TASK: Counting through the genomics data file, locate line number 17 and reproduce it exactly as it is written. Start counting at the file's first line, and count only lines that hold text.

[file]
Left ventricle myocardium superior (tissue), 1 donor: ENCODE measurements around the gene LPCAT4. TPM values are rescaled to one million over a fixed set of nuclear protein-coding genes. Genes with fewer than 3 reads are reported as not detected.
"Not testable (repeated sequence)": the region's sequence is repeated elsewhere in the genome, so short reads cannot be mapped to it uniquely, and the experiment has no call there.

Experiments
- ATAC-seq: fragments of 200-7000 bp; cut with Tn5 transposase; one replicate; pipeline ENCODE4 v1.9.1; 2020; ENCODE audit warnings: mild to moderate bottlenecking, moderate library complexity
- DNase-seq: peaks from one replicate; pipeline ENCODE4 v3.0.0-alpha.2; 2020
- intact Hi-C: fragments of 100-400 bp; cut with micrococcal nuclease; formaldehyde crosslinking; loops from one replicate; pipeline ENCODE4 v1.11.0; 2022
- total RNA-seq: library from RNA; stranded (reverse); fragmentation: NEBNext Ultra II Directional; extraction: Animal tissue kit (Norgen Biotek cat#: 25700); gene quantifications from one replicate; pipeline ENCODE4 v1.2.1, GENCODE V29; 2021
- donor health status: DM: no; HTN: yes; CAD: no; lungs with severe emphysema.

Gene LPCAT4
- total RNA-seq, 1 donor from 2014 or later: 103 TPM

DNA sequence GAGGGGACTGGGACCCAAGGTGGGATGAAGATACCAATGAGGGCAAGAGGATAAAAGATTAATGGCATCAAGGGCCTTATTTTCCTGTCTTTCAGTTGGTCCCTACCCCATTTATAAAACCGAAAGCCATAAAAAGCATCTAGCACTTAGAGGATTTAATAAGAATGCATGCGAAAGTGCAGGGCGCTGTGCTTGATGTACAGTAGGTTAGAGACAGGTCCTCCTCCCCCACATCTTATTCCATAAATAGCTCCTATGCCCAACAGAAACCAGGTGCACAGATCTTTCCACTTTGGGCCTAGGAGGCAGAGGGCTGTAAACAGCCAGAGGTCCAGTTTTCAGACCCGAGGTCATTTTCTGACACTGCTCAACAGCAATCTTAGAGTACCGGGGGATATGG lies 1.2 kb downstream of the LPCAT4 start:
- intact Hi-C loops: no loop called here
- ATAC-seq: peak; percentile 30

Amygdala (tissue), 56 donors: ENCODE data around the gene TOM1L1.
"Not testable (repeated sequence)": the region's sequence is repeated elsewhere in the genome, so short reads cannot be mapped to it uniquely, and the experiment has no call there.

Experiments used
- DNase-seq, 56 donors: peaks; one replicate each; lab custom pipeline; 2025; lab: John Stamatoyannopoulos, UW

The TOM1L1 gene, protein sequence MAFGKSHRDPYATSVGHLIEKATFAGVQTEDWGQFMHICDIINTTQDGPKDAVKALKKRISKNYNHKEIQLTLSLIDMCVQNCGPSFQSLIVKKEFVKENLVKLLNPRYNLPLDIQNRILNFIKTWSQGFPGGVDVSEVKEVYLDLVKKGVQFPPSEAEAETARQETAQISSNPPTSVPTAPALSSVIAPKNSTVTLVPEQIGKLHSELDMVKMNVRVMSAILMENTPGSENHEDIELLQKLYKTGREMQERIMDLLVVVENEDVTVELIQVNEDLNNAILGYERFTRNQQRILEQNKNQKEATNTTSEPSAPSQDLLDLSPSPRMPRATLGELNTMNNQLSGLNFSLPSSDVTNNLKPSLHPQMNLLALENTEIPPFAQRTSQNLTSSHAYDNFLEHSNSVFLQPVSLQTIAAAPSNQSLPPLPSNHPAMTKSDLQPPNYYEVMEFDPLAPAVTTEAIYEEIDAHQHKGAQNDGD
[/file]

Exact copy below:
- DNase-seq, 56 donors: peaks; one replicate each; lab custom pipeline; 2025; lab: John Stamatoyannopoulos, UW